Are Your Friends to Blame For Your Weight Gain? Sneaky Things to Watch Out For
If you’re participating in a weight-loss program, you know how hard it can be to stay on track. One thing that can make it even harder to keep your eyes on the prize is your circle of friends. They might mean well, but sometimes friends can do more harm than good when it comes to sticking to a diet.
Here are six ways your friends are making it impossible to lose weight.
1. Eating junk food around you
If you go out to eat with people who aren’t on a diet, it can be difficult to stay focused on eating healthy. Once you see someone enjoying that piece of chocolate cake or an extra slice of pizza with all the fixings, it’s easy to lose your willpower. In fact, your chances of completely missing your diet mark are increased the bigger your dinner group is.
Research by psychologist John de Castro revealed that when we eat with one other person we eat an average of 33% more food than when we eat alone. His research also found that “47%, 58%, 69%, 70%, 72%, and 96% increases were associated with two, three, four, five, six, and seven or more people present, respectively.”
2. Posting food on social media
Thanks to Instagram, Facebook, and Twitter, you can get details of every meal your friends are eating. The only thing is, looking at food porn on social media can leave you wanting more. Lusting after their food pics could cause you to derail your diet by sneaking a high-calorie food you know you shouldn’t be eating.
Your best bet in this situation is to stay off social media until you’ve got your diet — and your willpower — under control.
3. Pushing you to eat more
Going out to dinner with friends can be a nerve-wracking experience when you’re on a diet. When others know you’re trying to meet a weight-loss goal, they might give you unsolicited — yet unhelpful — advice in an attempt to support you. For example, a friend might push you to eat a hamburger when all you want is a salad. In a situation like this, you’ll have to firmly express your intention to stick to your meal plan. Thank your friends for their concern, but politely tell them to back off.
This situation can be harder to navigate if your spouse is the one pushing you to eat more. That’s because you have to live with him or her, and a disagreement could put a wrinkle in your communication until the misunderstanding is resolved. A study published in the American Journal of Public Health analyzed the impact of spouses, siblings, and friends on eating patterns during a 10-year period. The study found that couples had the most impact on each other’s eating habits, especially when it came to consuming alcohol and snacking.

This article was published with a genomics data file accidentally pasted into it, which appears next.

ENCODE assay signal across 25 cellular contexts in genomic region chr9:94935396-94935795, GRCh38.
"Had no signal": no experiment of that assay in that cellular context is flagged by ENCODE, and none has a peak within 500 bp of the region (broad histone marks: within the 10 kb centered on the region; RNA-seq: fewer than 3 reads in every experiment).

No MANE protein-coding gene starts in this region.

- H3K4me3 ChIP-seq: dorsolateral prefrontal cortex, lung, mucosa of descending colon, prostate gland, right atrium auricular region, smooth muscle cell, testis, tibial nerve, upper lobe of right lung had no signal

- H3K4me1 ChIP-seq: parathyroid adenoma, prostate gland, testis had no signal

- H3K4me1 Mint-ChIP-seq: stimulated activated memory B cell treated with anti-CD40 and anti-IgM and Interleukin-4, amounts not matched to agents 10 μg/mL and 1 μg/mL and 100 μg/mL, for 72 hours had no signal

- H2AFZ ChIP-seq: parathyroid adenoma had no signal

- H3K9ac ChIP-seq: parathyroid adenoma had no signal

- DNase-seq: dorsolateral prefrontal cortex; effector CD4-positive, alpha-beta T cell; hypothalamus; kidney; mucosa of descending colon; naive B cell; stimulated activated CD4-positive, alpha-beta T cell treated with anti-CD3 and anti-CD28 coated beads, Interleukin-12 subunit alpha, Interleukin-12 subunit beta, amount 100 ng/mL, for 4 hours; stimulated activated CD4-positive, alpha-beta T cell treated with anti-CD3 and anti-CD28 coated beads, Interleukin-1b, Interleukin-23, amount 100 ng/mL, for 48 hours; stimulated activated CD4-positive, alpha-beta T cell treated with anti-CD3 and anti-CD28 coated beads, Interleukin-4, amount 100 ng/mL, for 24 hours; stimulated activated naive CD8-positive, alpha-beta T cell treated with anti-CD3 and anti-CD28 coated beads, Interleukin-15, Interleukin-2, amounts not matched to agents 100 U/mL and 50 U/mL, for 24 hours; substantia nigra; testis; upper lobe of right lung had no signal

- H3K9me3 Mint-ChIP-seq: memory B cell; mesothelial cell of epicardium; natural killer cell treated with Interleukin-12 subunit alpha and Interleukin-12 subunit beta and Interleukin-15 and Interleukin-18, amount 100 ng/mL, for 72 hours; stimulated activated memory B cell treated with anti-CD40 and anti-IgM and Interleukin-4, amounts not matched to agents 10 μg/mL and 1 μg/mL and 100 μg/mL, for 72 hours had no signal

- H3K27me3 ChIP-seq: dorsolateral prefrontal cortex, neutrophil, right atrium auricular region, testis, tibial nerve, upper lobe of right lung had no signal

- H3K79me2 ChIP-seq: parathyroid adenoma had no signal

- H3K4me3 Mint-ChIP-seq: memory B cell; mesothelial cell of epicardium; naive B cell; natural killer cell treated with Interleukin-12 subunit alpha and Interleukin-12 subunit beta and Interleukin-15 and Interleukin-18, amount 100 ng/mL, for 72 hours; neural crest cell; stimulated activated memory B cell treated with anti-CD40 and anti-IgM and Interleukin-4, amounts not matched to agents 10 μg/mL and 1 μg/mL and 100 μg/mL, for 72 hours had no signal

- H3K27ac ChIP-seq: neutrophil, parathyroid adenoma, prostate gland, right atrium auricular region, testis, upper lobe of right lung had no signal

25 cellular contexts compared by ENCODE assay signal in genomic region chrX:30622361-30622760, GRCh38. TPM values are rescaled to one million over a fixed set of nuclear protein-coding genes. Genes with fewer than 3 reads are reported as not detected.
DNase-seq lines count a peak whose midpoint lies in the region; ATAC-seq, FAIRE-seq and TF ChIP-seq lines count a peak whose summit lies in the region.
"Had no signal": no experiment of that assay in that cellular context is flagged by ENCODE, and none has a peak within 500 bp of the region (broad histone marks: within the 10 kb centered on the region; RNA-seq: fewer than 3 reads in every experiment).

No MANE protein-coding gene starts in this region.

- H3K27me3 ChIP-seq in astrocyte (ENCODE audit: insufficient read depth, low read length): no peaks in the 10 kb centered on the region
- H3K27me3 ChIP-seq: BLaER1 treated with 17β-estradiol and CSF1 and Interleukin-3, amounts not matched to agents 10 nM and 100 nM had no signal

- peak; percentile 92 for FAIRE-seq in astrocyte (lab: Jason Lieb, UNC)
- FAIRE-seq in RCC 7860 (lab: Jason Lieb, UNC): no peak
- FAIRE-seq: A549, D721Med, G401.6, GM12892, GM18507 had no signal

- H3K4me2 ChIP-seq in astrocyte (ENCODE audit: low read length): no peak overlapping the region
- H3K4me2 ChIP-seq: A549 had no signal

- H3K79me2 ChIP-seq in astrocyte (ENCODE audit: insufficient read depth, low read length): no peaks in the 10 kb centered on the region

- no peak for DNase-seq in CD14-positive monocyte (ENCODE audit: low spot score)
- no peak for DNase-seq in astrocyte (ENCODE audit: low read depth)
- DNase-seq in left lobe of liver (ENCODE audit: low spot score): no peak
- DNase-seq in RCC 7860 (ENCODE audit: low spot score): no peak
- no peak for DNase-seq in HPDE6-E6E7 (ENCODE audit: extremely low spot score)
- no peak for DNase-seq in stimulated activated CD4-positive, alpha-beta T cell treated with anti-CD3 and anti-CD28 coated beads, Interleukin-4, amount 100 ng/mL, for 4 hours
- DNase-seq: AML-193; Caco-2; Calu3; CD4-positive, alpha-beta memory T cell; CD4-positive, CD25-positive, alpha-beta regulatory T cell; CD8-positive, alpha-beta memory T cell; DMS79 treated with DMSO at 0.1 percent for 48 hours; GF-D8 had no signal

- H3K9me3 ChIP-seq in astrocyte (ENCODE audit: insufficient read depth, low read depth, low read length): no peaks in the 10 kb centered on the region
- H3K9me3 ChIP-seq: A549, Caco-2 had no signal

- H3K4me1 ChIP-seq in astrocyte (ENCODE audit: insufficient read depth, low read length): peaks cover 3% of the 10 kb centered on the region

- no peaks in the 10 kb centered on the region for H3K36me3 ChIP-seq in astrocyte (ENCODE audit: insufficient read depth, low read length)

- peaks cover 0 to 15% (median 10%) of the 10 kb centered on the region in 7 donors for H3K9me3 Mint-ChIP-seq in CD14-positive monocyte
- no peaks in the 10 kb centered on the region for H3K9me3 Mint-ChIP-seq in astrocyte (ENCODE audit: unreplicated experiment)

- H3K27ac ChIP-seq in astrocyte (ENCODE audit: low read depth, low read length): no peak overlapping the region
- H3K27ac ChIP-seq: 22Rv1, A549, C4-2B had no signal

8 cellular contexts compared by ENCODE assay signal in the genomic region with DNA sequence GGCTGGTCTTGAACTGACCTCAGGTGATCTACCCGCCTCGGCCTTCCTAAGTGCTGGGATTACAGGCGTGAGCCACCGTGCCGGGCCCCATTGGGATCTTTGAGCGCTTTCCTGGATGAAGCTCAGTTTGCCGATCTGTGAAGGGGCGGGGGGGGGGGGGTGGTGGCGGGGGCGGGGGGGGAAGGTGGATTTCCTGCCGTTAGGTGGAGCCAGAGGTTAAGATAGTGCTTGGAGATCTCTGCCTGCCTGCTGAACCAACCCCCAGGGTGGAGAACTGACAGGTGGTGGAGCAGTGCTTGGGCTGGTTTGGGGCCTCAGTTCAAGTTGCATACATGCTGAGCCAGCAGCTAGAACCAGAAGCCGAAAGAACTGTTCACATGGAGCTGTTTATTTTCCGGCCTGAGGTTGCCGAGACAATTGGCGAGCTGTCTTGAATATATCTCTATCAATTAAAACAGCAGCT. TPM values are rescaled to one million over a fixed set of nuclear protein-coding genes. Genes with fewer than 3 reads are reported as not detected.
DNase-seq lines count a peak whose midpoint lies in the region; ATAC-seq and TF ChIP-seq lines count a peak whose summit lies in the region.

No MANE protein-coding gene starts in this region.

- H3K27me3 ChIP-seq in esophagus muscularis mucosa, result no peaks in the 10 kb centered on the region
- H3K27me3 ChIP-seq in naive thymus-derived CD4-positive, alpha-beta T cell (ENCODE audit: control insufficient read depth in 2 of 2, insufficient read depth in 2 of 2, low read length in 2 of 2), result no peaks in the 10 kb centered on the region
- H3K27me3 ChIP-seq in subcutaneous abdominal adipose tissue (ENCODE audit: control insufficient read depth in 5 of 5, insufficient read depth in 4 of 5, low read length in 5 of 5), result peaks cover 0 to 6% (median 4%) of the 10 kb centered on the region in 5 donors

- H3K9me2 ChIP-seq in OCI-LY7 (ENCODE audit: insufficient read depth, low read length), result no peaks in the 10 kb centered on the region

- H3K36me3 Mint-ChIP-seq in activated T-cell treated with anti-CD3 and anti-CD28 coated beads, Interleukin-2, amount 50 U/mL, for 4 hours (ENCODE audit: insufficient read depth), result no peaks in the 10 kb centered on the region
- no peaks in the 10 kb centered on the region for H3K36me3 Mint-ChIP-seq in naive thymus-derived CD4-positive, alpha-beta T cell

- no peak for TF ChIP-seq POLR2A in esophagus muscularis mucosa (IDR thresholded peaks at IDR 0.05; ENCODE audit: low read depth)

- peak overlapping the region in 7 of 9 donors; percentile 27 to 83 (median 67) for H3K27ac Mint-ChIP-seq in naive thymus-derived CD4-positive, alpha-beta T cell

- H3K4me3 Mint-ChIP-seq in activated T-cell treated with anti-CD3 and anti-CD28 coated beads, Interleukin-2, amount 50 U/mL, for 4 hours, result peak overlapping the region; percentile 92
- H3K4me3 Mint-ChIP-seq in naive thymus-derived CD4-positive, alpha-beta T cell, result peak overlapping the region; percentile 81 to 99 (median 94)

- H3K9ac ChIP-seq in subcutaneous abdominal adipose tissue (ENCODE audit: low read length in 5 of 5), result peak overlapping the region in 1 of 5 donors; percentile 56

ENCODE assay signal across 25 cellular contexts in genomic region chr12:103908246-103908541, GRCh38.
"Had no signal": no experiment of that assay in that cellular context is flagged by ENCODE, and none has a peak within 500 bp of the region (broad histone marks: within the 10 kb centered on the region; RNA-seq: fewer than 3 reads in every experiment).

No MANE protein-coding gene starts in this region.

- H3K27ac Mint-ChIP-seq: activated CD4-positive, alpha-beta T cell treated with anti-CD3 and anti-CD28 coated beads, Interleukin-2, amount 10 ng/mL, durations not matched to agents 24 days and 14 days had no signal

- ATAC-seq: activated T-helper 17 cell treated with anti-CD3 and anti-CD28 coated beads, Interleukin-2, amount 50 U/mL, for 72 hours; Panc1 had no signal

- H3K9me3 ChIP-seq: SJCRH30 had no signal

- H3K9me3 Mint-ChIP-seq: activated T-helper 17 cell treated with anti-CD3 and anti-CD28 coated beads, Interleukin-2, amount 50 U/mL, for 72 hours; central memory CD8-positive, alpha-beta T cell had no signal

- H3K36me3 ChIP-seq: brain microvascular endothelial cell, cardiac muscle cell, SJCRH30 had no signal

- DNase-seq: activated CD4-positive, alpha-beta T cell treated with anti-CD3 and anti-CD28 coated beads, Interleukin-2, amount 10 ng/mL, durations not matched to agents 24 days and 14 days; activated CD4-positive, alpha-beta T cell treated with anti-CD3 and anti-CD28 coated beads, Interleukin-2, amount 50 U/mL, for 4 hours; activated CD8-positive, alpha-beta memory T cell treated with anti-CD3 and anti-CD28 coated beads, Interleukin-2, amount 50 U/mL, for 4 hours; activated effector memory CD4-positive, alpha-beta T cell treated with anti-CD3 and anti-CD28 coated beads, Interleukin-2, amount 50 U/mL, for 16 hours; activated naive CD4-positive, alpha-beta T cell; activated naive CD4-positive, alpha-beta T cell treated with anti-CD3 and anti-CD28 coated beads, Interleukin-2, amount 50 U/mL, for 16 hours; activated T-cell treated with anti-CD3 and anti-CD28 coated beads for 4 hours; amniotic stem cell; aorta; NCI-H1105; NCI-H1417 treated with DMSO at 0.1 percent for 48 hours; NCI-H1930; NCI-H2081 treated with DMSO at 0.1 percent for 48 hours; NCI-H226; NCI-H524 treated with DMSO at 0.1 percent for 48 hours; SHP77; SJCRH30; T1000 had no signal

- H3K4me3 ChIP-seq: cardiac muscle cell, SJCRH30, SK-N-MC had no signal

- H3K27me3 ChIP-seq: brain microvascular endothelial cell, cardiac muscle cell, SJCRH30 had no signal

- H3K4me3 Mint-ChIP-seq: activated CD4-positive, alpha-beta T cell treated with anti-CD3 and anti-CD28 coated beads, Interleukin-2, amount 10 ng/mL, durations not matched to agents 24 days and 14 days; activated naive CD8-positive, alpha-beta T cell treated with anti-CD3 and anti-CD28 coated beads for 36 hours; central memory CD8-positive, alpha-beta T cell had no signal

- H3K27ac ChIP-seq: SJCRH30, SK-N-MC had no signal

4. Bringing treats
We all have that one friend who constantly tries to feed us. For some people, it’s just the way they show their love and appreciation. He or she might stop by your house with a plate of brownies, a box of donuts, or a home-cooked meal that’s so fattening you can smell the calories. You have two options here. You can either say “thanks, but no thanks,” or you can take the treats and then give them to a family member or neighbor.
5. Encouraging you to skip workouts
Your friends might try to push you to skip workouts so you can hang out or catch a movie. If you start to notice your friend’s requests are getting more frequent, he or she might be purposely trying to interfere with your weight-loss goals.
Although it’s OK to skip your workout every now and then (such as when you’re sick, for example), it’s not such a good idea to do it often. Large gaps in your workout routine can make it much harder for you to get back on track.
6. Body shaming
Another diet-sabotaging behavior your friends might exhibit is telling you you’re too thin. These comments might come up during dinner or in passing during conversation. If your friend happens to be very outspoken, he or she might even make a scene in front of your other friends about how you need to put on a few pounds. In some cases, your friends might be right. However, if you’ve had a full medical evaluation and your doctor has determined you need to lose more weight, that’s all that matters.
Are you on a diet? Chances are, you’re looking for resources to help you stay motivated and knowledgeable. Here are a few apps and websites that can help you meet your goal. But also remember to check with your doctor before starting any weight-loss program.
Follow Sheiresa on Twitter @SheiresaNgo.